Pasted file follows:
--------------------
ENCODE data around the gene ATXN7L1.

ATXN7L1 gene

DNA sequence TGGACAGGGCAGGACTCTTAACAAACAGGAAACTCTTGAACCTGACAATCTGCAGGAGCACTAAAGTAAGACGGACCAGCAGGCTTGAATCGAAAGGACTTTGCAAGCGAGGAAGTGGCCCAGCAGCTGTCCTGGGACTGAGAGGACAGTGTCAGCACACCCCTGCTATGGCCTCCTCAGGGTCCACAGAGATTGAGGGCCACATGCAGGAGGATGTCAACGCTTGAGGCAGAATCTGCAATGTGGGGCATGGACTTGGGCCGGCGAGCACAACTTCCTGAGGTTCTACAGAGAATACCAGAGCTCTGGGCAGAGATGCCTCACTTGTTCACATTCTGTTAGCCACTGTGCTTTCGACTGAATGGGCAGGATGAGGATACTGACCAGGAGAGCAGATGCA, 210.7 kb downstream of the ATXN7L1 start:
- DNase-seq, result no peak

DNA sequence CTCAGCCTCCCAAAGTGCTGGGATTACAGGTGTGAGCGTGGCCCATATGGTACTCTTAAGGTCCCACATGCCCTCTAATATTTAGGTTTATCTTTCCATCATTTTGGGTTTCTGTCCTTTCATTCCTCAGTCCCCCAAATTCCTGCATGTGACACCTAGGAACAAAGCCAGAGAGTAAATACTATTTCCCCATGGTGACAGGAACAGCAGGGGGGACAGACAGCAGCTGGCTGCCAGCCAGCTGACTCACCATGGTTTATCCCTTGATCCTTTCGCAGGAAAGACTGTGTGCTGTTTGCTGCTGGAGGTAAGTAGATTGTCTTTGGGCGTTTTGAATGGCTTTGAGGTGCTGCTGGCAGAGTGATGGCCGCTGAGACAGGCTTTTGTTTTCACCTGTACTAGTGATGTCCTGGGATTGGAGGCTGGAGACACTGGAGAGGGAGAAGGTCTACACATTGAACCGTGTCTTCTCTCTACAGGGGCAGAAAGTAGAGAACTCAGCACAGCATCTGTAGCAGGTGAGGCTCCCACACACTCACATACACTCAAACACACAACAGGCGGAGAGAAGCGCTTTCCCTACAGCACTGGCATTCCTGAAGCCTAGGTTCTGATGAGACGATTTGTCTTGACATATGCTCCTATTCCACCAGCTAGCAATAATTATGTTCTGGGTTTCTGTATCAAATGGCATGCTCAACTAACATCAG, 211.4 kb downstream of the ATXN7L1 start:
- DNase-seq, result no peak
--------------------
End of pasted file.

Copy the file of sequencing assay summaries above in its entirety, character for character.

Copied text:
ENCODE data around the gene ATXN7L1.

ATXN7L1 gene

DNA sequence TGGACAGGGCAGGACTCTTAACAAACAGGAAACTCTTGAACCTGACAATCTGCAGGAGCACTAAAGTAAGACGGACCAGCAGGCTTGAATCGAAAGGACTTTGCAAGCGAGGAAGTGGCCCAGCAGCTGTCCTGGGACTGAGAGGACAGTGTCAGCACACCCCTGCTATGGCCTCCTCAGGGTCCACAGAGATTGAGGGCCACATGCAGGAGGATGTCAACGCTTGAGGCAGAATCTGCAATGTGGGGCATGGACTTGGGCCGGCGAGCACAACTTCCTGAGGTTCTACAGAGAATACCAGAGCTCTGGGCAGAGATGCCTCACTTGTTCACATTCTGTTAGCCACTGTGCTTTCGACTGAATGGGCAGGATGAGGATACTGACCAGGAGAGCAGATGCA, 210.7 kb downstream of the ATXN7L1 start:
- DNase-seq, result no peak

DNA sequence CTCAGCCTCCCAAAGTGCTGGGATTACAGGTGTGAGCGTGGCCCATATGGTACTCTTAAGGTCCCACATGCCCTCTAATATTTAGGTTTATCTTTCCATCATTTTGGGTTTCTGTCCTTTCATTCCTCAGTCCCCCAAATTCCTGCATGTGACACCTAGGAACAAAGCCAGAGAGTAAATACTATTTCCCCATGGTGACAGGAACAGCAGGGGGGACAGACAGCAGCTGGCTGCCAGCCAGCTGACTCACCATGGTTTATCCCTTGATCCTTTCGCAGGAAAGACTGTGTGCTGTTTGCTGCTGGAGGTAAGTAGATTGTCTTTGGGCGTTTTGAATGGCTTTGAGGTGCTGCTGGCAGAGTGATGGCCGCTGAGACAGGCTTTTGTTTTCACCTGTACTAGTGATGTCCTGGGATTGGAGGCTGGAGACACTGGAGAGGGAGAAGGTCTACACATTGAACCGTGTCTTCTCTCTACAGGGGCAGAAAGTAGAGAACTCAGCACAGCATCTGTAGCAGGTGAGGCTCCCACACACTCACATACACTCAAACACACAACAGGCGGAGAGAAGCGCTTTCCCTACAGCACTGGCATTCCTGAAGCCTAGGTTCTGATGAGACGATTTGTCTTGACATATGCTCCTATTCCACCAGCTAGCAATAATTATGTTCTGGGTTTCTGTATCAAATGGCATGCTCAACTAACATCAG, 211.4 kb downstream of the ATXN7L1 start:
- DNase-seq, result no peak